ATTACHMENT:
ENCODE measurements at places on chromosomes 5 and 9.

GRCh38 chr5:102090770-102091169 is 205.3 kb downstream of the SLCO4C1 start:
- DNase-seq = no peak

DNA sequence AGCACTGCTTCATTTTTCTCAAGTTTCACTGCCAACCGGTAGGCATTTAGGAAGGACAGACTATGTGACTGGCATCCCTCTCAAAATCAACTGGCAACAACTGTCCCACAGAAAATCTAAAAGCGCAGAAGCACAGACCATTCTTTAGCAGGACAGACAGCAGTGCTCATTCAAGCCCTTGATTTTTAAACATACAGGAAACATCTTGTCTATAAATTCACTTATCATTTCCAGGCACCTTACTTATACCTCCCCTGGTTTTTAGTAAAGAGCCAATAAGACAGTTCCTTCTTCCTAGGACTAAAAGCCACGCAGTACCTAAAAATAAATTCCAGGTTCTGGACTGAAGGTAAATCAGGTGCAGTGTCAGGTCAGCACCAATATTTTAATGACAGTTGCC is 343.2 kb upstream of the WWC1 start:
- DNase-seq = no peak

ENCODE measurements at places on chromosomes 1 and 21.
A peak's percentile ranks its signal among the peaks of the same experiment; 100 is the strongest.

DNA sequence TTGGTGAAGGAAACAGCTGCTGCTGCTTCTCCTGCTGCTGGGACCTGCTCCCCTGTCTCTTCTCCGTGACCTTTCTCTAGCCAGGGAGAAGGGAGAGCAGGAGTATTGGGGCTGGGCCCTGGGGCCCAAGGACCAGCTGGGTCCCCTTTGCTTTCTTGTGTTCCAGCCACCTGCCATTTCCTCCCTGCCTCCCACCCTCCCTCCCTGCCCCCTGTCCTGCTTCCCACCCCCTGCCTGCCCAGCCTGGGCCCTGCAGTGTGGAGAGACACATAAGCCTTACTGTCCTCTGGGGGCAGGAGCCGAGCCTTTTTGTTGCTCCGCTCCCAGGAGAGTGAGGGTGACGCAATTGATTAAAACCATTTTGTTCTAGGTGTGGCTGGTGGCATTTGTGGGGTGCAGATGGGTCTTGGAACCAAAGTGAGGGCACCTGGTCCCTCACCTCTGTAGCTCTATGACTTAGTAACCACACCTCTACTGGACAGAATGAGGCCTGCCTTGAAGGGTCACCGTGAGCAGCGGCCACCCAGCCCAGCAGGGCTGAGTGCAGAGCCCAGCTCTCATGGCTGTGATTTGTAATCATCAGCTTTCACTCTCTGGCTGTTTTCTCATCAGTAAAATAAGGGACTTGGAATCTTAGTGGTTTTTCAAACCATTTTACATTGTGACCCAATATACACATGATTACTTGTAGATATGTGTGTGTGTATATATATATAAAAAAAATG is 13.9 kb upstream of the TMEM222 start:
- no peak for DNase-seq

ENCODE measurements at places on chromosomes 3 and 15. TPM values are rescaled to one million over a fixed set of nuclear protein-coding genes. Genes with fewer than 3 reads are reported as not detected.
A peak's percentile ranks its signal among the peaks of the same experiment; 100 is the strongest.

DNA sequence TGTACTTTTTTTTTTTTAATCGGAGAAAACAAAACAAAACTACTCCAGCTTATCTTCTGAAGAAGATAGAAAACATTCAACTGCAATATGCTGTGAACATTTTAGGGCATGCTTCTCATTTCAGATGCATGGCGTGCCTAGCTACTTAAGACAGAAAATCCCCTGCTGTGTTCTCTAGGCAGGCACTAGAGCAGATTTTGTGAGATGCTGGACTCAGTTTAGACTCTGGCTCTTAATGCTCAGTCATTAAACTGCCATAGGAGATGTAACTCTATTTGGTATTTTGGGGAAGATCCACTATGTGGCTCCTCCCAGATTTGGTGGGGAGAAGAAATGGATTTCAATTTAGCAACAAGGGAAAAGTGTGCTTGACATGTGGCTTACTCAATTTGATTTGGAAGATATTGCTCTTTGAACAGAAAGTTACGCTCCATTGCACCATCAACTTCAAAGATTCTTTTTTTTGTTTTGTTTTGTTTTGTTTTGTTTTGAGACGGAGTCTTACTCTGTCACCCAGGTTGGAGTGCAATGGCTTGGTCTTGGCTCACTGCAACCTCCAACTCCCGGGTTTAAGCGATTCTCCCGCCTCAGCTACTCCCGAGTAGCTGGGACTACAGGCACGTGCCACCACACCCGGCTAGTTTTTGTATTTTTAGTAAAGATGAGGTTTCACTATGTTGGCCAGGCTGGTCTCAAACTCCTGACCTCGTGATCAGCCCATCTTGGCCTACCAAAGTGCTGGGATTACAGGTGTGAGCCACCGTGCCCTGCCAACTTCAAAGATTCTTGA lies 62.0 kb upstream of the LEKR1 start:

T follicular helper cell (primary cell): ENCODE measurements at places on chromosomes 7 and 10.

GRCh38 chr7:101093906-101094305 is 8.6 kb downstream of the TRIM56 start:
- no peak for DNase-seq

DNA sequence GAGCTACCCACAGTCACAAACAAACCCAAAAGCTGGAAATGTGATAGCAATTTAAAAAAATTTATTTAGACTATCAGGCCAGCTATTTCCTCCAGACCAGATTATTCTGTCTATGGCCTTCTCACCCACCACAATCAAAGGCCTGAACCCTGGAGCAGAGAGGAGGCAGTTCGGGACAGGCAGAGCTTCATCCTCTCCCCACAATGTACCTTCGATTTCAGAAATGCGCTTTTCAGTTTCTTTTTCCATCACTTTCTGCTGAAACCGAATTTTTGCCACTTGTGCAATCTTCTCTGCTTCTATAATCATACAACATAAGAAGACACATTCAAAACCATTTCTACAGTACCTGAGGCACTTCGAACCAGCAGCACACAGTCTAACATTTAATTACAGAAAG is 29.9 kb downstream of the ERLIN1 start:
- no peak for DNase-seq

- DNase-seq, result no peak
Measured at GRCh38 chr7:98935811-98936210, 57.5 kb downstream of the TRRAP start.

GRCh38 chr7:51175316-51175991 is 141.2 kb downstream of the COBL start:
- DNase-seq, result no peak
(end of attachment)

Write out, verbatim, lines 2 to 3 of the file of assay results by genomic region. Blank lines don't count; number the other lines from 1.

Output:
GRCh38 chr5:102090770-102091169 is 205.3 kb downstream of the SLCO4C1 start:
- DNase-seq = no peak